Review: Heart of Iron

  Ekaterina Sedia’s Heart of Iron is the latest from a novelist who embraces genre–in this case both steampunk and alternate history–but brings a full-on literary sensibility to them.  This, her fifth novel, posits a Russia where the 1825 Decembrist revolution succeeded (read about that history here) and the new emperor sets about modernizing Russia with a vengeance.  But people … Read More

The return of Sir Francis Colby

For Halloween, I thought I’d tell you the story behind my latest foray in the horror genre. When I decided to write my first vampire novel, Blood Groove, I had a problem. Its name was Count Dracula. As the gold standard of vampires, his cape cast a very long shadow. Every literary vampire, from Lestat to Edward Cullen, is measured … Read More

Guest blog: Alana Joli Abbott

Today’s post is by Alana Joli Abbott, a fellow contributor to Haunted: 11 Tales of Ghostly Horror.  Here she talks about the origin of her story, “Missing Molly.”   *** One of my jobs, when I worked at the reference desk at my local public library, was to scan the local newspapers for articles about our town to clip and put … Read More

Interview: Tim Hall, writer of The Last Mortician

Recently premiered The Last Mortician, a comic written by my friend Tim Hall (author of Half Empty; see my review here) and illustrated by Dean Haspiel.  You can learn more about its creation in this video, but I wanted to ask Tim some specific things about the story, which will involve spoilers.  So we’ll wait while you go read … Read More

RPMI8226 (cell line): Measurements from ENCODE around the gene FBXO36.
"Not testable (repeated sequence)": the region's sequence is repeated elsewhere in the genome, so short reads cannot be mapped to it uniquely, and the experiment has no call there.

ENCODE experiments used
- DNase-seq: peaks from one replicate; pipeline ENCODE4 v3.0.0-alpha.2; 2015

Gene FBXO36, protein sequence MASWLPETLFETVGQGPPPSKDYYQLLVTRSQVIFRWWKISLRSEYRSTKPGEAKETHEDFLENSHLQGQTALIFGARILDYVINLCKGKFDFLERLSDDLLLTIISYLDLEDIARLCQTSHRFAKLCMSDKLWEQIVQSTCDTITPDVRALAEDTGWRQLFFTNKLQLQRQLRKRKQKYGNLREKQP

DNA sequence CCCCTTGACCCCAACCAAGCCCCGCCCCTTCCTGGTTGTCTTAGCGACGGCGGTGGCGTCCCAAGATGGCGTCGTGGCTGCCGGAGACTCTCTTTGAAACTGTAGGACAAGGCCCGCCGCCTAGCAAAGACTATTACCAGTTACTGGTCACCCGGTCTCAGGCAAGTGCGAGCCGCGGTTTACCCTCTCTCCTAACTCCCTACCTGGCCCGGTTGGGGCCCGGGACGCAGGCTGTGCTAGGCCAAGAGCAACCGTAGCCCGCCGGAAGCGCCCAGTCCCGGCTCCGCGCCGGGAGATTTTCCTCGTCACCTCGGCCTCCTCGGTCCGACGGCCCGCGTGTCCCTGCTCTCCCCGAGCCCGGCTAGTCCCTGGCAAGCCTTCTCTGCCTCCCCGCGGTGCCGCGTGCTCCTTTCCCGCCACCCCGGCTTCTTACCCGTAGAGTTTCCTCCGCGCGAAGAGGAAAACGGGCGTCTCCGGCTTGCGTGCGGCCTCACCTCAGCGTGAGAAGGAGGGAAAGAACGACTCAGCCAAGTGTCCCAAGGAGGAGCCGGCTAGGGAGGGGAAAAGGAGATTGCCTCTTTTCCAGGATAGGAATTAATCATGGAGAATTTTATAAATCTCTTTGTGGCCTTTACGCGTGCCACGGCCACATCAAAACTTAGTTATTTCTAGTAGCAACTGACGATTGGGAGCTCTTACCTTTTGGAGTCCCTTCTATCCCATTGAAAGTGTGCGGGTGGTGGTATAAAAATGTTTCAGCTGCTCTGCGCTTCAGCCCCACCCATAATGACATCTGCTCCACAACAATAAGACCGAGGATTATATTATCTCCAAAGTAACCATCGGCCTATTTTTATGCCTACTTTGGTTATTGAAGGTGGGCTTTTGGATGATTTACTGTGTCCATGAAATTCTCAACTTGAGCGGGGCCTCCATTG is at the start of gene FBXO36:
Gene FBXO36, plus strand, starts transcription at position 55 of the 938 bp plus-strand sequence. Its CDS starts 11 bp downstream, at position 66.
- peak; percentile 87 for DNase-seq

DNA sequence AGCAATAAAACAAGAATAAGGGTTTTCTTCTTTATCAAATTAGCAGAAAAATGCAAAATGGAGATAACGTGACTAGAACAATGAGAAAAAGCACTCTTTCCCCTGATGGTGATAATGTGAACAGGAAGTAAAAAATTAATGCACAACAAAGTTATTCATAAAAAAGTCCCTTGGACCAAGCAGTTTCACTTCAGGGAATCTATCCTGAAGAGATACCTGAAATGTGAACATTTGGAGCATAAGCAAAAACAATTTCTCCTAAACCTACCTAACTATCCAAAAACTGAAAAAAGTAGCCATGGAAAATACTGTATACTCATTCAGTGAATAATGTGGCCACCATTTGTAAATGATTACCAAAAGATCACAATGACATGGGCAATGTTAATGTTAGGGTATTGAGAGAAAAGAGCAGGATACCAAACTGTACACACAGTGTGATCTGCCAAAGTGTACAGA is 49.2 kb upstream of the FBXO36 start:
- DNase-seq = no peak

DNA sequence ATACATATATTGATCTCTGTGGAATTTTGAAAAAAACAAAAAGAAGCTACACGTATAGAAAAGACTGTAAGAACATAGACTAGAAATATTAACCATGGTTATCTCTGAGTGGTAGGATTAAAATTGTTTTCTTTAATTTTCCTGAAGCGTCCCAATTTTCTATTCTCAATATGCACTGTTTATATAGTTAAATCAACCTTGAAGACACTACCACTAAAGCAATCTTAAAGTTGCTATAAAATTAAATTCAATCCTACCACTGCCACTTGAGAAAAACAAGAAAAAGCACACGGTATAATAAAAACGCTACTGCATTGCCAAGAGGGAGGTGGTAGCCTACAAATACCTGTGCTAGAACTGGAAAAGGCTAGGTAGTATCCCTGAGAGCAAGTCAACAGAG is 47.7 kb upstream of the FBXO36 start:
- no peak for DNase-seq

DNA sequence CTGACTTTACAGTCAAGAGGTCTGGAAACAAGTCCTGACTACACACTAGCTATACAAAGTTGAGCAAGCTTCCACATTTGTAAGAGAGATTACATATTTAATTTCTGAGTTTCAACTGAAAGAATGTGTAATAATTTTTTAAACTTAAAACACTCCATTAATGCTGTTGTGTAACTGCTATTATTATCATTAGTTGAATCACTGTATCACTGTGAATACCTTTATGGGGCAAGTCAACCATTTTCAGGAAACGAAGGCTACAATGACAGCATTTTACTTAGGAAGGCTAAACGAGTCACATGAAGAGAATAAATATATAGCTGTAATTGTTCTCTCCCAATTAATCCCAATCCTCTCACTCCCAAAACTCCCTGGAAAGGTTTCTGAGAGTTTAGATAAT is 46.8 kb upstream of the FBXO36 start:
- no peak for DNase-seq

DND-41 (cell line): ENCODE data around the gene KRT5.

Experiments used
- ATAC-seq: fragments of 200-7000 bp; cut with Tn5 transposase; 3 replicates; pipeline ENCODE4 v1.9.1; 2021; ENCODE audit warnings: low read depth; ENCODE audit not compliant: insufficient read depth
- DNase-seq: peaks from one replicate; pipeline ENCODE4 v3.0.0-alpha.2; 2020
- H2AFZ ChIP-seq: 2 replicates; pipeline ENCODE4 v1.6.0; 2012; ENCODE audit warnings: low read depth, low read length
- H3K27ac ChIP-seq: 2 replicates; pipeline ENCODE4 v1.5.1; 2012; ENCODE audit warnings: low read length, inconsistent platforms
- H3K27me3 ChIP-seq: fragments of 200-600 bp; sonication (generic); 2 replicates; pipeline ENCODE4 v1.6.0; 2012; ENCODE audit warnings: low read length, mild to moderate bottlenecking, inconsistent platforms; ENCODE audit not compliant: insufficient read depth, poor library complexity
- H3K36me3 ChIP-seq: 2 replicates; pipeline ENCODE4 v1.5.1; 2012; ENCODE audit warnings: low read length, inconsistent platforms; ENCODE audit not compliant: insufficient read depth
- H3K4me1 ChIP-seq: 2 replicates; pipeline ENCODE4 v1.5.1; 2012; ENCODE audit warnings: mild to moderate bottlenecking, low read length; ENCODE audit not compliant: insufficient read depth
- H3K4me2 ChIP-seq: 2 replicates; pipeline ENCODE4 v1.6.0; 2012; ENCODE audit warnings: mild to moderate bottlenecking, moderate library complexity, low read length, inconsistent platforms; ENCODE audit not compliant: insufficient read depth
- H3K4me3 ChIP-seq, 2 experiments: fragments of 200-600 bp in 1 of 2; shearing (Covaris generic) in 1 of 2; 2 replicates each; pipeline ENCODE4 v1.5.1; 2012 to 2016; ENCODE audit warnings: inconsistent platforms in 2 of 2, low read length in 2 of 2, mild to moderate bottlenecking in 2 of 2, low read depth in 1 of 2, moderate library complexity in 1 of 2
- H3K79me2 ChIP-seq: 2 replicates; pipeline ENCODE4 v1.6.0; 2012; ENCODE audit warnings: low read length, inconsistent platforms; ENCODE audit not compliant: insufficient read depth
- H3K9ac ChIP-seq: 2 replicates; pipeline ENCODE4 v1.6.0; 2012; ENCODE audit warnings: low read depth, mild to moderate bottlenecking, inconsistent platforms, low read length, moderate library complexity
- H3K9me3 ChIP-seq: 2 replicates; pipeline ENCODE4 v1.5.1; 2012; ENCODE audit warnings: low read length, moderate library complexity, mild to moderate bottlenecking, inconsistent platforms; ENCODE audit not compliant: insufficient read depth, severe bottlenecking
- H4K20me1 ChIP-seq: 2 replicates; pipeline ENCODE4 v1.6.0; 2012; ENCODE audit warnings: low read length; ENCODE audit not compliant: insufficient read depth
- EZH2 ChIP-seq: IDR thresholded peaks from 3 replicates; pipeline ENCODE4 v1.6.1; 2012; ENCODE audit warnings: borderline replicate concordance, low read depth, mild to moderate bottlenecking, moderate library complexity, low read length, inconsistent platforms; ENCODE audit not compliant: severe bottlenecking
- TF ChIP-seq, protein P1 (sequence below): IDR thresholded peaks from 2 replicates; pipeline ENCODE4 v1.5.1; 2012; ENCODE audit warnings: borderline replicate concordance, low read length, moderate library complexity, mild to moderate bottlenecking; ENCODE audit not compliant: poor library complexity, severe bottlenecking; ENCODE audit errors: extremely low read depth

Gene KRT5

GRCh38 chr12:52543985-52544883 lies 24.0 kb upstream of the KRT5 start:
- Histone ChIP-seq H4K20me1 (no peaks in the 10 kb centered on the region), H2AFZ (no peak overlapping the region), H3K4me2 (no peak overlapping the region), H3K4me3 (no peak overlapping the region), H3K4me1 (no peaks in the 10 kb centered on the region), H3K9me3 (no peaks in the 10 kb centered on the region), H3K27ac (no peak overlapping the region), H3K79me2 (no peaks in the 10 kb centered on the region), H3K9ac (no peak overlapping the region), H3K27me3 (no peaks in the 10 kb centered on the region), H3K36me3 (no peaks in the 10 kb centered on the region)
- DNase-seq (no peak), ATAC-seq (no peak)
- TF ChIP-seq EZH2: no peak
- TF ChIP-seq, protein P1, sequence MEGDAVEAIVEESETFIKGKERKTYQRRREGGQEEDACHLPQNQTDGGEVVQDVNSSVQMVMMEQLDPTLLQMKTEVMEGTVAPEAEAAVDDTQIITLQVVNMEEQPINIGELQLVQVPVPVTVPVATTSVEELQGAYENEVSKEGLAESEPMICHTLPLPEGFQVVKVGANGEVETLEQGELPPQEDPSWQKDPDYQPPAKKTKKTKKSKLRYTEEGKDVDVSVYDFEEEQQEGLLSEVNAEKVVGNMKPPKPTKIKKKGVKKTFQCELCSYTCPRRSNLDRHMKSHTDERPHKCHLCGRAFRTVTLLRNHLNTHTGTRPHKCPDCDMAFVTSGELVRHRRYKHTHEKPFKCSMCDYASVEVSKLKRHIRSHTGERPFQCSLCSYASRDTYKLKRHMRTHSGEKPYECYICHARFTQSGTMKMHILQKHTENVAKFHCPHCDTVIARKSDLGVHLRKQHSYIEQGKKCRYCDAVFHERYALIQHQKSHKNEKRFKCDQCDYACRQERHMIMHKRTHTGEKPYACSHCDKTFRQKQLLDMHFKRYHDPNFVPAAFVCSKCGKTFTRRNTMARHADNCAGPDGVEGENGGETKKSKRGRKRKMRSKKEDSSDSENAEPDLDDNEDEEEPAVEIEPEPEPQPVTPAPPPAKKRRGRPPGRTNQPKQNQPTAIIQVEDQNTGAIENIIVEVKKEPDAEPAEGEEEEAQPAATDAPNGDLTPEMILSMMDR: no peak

Jennifer Goree: the voice of the Tufa

If the Tufa have a voice, it belongs to Jennifer Goree. The Tufa may be the fictional people at the heart of my novel The Hum and the Shiver, but Jennifer is very real.  She’s a singer-songwriter from Six Mile, SC who has recorded three marvelous CDs that demonstrate such a range, it’s hard to believe the same person is … Read More

Guest blog: Dale Short on the music of the South

Dale Short is the author of Turbo’s Very Life and The Shining Shining Path, and the host of “Music from Home,” which airs on Oldies 101.5 in Jasper, AL and is archived here. I was born in the middle of the woods near a coal-mining town in northern Alabama, and I grew up in church. Literally. Seeing as everyone in … Read More

Stone Reader: One and done

Because I’m so far from the cutting edge that I’m likely to fall off the spine (that’s the flat part of the blade opposite the edge), I just now saw 2002’s documentary Stone Reader.  It’s a must-see for every writer, and especially for writers who wonder if anyone “gets” what they’re doing.  This is the story of how a writer … Read More

Reading in public: learn from my fails

I’ve attended a lot of readings, and been on both sides of the podium.  It can be nerve-wracking to look out at the crowd; it can be ennervating sitting in that crowd and realizing you’re in for a dire presentation.  I make no claim to being a “good” public reader, but I have learned some things from both reading and … Read More

Who are the Melungeons, and where did they come from?

My upcoming novel The Hum and the Shiver posits a secret, isolated race of people living in the middle of modern-day Appalachia.  They have a distinctive physical look, very different from those around them.  They hide in plain sight, using the standard Southern tactics of politeness and misdirection to deflect queries about themselves.  I call them the Tufa.  They’re entirely, totally … Read More

Love, revenge, and Conan: what’s my motivation?

So there’s a new Conan the Barbarian movie.  And, if the previews are any indication, Conan spends the movie on a quest for revenge against the villain(s) who destroyed his village and murdered his family. I won’t go into how many ways this deviates from the original Robert E. Howard character (short answer: a lot). Instead, it got me thinking … Read More